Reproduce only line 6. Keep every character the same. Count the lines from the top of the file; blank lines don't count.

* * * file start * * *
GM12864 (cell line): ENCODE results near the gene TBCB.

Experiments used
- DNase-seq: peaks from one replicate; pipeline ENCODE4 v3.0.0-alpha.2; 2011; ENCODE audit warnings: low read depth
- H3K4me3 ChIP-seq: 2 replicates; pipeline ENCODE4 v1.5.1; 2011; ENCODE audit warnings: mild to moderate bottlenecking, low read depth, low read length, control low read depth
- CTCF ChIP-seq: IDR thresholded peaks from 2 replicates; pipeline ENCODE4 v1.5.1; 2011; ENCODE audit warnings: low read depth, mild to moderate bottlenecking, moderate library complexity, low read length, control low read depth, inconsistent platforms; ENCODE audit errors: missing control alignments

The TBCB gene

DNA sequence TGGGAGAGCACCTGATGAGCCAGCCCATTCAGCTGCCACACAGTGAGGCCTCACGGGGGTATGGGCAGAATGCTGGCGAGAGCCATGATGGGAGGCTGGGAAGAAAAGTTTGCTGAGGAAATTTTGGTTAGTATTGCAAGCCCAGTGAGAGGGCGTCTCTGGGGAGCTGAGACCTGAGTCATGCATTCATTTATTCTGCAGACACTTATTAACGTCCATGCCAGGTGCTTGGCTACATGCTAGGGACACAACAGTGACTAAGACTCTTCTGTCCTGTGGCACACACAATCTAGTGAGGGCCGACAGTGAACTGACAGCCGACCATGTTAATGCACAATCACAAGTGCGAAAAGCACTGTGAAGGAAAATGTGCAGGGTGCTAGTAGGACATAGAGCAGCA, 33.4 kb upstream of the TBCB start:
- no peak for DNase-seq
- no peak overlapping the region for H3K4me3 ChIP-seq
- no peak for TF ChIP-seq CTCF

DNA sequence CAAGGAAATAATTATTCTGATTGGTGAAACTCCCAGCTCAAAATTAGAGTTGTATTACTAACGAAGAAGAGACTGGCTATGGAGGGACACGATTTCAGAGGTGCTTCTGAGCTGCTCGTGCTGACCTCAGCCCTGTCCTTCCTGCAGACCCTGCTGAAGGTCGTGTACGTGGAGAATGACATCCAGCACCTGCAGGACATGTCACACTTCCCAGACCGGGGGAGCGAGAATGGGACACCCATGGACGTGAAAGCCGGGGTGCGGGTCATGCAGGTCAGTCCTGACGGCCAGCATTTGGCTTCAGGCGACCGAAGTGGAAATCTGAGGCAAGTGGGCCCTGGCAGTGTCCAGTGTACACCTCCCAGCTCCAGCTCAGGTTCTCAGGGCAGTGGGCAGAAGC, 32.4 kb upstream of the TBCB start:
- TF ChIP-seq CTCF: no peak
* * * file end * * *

The TBCB gene